stakeholder needs •  A robust repository and metamodels that support often-changing

relationships between objects and between various viewpoints • Requisite administrative capabilities to meet diverse needs such as

security, audit/control, collaboration, configuration and versioning.

Popular EA Tools • Leaders: • IBM, Mega, Alfabet, Troux, Open Text (Metastorm), Casewise,

Software AG, BIZZdesign

• Challengers: • Sybase

• Niche •  Atoll Technologies, Future Tech Systems, Promis, Sparx Systems

• Visionaries: • Qualiware, MooD International, Avolution.

Source: Gartner Magic Quadrant for EA Tools, Nov 2011.

Role of Enterprise Architect • An enterprise architect supports the CIO in demonstrating

the value that IT brings to the business. • He understands how views on IT and business

architectures can support business initiatives while optimizing existing assets. By implementing efficient and reliable enterprise architecture programs, he helps support innovation, and related IT transformation projects, with cost-effective solutions.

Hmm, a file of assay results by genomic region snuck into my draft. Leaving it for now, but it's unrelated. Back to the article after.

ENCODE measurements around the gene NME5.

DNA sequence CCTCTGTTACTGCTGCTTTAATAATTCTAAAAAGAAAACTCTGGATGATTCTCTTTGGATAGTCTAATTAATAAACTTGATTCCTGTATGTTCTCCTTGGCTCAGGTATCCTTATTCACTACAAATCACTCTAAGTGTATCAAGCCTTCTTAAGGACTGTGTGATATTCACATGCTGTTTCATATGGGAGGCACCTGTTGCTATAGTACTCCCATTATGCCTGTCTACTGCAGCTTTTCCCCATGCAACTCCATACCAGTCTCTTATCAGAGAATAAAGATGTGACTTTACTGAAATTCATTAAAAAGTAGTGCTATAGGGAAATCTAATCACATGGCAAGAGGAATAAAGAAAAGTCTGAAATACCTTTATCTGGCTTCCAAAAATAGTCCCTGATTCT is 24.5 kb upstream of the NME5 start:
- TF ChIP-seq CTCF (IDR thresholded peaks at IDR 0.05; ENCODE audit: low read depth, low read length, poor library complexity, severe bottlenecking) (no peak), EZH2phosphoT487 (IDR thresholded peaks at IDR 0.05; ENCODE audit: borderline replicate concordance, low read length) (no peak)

Responsibilities of EA • Launching and managing enterprise architecture • •

• •

• •

initiatives. Planning and managing all associated activities. Elaborating a global picture of the enterprise’s systems and processes, and their interactions. Creating a baseline for measuring the impacts of change in IT and business architectures. Increasing the communication with all stakeholders in the organization. Providing targeted analysis reports and dashboards to decision-makers. Organizing the EA initiative to align with business strategy and goals

Thank you

Related Disciplines • IT Portfolio Management • Business Process Automation • IT Governance •  Application consolidation / rationalization • Performance management • Business – IT Strategy Alignment • Business Intelligence & Analytics • Enterprise Data Management • Master Data Management • Data Modeling & Architecture • Metadata Management • Integration • Data Integration •  Application Integration • Business Process Integration • Performance Engineering • Design Thinking • User Experience Design